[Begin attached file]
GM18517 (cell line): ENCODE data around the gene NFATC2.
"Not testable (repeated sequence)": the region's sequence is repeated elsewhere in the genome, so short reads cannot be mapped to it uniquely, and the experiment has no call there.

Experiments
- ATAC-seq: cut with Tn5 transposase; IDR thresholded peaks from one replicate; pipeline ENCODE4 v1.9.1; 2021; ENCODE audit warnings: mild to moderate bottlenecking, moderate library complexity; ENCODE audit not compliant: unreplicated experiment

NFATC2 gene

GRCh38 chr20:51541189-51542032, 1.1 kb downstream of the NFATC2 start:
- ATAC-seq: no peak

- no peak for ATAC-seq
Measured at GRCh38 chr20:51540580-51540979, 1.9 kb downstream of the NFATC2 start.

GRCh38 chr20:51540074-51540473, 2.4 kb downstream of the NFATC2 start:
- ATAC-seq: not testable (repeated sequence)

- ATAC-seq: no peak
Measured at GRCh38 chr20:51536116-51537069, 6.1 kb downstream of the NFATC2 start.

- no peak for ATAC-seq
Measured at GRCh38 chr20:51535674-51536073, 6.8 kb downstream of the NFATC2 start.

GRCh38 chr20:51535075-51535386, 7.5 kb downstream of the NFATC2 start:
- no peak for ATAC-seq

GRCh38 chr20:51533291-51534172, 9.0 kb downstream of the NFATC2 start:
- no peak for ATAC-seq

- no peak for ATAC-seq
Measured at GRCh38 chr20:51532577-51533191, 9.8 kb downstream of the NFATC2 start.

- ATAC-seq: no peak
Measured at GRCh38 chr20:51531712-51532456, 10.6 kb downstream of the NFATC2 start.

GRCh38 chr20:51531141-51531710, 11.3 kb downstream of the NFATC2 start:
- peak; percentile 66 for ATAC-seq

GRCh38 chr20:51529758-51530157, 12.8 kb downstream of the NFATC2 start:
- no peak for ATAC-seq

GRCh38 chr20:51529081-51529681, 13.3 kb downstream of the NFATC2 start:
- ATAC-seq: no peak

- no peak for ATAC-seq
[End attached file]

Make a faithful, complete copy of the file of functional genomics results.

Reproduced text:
GM18517 (cell line): ENCODE data around the gene NFATC2.
"Not testable (repeated sequence)": the region's sequence is repeated elsewhere in the genome, so short reads cannot be mapped to it uniquely, and the experiment has no call there.

Experiments
- ATAC-seq: cut with Tn5 transposase; IDR thresholded peaks from one replicate; pipeline ENCODE4 v1.9.1; 2021; ENCODE audit warnings: mild to moderate bottlenecking, moderate library complexity; ENCODE audit not compliant: unreplicated experiment

NFATC2 gene

GRCh38 chr20:51541189-51542032, 1.1 kb downstream of the NFATC2 start:
- ATAC-seq: no peak

- no peak for ATAC-seq
Measured at GRCh38 chr20:51540580-51540979, 1.9 kb downstream of the NFATC2 start.

GRCh38 chr20:51540074-51540473, 2.4 kb downstream of the NFATC2 start:
- ATAC-seq: not testable (repeated sequence)

- ATAC-seq: no peak
Measured at GRCh38 chr20:51536116-51537069, 6.1 kb downstream of the NFATC2 start.

- no peak for ATAC-seq
Measured at GRCh38 chr20:51535674-51536073, 6.8 kb downstream of the NFATC2 start.

GRCh38 chr20:51535075-51535386, 7.5 kb downstream of the NFATC2 start:
- no peak for ATAC-seq

GRCh38 chr20:51533291-51534172, 9.0 kb downstream of the NFATC2 start:
- no peak for ATAC-seq

- no peak for ATAC-seq
Measured at GRCh38 chr20:51532577-51533191, 9.8 kb downstream of the NFATC2 start.

- ATAC-seq: no peak
Measured at GRCh38 chr20:51531712-51532456, 10.6 kb downstream of the NFATC2 start.

GRCh38 chr20:51531141-51531710, 11.3 kb downstream of the NFATC2 start:
- peak; percentile 66 for ATAC-seq

GRCh38 chr20:51529758-51530157, 12.8 kb downstream of the NFATC2 start:
- no peak for ATAC-seq

GRCh38 chr20:51529081-51529681, 13.3 kb downstream of the NFATC2 start:
- ATAC-seq: no peak

- no peak for ATAC-seq